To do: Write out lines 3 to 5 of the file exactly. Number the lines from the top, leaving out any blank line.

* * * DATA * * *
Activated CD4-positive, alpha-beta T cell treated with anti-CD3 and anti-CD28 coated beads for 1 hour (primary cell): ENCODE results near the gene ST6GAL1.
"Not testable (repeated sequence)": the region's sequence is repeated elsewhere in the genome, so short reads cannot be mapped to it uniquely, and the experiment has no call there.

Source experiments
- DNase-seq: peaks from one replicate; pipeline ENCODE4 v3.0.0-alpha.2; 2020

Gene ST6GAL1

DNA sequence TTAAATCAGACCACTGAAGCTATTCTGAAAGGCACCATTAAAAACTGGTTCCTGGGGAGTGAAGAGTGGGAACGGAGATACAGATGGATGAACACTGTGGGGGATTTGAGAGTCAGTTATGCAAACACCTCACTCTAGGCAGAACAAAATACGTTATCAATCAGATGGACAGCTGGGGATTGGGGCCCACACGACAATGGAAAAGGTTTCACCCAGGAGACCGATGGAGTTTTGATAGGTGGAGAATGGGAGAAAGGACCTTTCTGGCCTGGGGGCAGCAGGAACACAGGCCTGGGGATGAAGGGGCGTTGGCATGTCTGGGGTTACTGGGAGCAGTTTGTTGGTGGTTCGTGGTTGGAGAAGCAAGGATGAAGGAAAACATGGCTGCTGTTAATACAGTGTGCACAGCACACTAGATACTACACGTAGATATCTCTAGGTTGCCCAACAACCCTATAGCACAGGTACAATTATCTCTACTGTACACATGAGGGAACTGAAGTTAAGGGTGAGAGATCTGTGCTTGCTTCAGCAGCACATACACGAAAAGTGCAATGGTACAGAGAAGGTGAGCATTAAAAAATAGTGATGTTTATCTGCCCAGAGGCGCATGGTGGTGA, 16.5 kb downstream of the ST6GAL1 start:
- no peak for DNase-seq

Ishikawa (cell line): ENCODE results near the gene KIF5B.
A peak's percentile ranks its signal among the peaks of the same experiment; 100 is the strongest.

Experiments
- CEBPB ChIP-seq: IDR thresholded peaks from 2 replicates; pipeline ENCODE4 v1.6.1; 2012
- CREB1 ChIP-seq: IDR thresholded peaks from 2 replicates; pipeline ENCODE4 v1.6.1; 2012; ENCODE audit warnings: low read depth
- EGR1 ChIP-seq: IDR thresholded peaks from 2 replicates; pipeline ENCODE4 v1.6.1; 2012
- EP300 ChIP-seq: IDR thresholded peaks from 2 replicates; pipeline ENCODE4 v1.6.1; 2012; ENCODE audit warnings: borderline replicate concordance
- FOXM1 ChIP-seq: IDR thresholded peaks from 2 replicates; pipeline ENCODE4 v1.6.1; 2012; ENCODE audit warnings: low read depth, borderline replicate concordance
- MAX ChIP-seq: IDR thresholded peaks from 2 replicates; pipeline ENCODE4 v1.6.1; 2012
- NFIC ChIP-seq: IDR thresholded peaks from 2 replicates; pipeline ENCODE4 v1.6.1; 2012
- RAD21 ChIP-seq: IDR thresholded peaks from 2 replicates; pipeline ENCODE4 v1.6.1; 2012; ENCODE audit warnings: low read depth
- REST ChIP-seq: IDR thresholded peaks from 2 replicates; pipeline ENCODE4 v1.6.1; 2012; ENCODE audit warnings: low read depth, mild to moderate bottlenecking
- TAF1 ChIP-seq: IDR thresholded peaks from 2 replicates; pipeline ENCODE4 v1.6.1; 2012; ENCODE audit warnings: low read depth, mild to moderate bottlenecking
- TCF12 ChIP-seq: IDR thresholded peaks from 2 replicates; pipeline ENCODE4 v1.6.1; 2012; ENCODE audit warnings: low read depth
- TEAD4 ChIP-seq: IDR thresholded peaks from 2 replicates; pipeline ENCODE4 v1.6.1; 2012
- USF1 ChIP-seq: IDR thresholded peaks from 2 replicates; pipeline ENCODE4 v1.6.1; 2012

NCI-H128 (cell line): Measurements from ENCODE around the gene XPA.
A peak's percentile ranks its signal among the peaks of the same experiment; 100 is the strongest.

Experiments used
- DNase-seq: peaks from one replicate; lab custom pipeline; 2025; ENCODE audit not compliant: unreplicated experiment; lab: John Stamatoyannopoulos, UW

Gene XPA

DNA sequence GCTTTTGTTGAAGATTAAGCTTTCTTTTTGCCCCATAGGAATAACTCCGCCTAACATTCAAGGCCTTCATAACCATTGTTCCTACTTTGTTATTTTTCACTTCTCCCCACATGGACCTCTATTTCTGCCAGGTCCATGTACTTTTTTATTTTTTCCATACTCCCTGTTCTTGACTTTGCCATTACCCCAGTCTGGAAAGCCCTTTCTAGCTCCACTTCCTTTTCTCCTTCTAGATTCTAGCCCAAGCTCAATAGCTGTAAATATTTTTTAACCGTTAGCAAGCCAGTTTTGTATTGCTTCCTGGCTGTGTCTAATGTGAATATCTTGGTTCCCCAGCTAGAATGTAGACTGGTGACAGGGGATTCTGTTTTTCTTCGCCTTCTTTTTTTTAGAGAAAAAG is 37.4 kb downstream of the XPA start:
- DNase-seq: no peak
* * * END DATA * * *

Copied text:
Source experiments
- DNase-seq: peaks from one replicate; pipeline ENCODE4 v3.0.0-alpha.2; 2020

Gene ST6GAL1